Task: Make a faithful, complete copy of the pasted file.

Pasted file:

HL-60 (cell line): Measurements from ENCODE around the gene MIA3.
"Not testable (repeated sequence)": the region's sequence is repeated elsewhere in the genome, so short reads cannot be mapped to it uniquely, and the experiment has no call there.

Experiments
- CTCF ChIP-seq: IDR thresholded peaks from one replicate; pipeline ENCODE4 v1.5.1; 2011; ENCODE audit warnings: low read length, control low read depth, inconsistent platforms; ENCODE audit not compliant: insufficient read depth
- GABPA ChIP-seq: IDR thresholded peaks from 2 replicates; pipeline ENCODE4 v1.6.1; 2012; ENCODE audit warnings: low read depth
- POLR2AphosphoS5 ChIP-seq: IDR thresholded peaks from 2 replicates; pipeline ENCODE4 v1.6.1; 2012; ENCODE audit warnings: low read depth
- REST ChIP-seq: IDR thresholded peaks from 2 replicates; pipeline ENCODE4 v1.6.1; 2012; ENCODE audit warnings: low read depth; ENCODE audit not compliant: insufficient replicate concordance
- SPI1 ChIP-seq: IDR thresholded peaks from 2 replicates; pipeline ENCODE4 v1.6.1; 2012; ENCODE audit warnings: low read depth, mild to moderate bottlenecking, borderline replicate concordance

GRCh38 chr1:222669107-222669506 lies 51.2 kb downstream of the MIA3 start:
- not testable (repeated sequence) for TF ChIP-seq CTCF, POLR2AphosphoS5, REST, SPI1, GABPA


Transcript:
HL-60 (cell line): Measurements from ENCODE around the gene MIA3.
"Not testable (repeated sequence)": the region's sequence is repeated elsewhere in the genome, so short reads cannot be mapped to it uniquely, and the experiment has no call there.

Experiments
- CTCF ChIP-seq: IDR thresholded peaks from one replicate; pipeline ENCODE4 v1.5.1; 2011; ENCODE audit warnings: low read length, control low read depth, inconsistent platforms; ENCODE audit not compliant: insufficient read depth
- GABPA ChIP-seq: IDR thresholded peaks from 2 replicates; pipeline ENCODE4 v1.6.1; 2012; ENCODE audit warnings: low read depth
- POLR2AphosphoS5 ChIP-seq: IDR thresholded peaks from 2 replicates; pipeline ENCODE4 v1.6.1; 2012; ENCODE audit warnings: low read depth
- REST ChIP-seq: IDR thresholded peaks from 2 replicates; pipeline ENCODE4 v1.6.1; 2012; ENCODE audit warnings: low read depth; ENCODE audit not compliant: insufficient replicate concordance
- SPI1 ChIP-seq: IDR thresholded peaks from 2 replicates; pipeline ENCODE4 v1.6.1; 2012; ENCODE audit warnings: low read depth, mild to moderate bottlenecking, borderline replicate concordance

GRCh38 chr1:222669107-222669506 lies 51.2 kb downstream of the MIA3 start:
- not testable (repeated sequence) for TF ChIP-seq CTCF, POLR2AphosphoS5, REST, SPI1, GABPA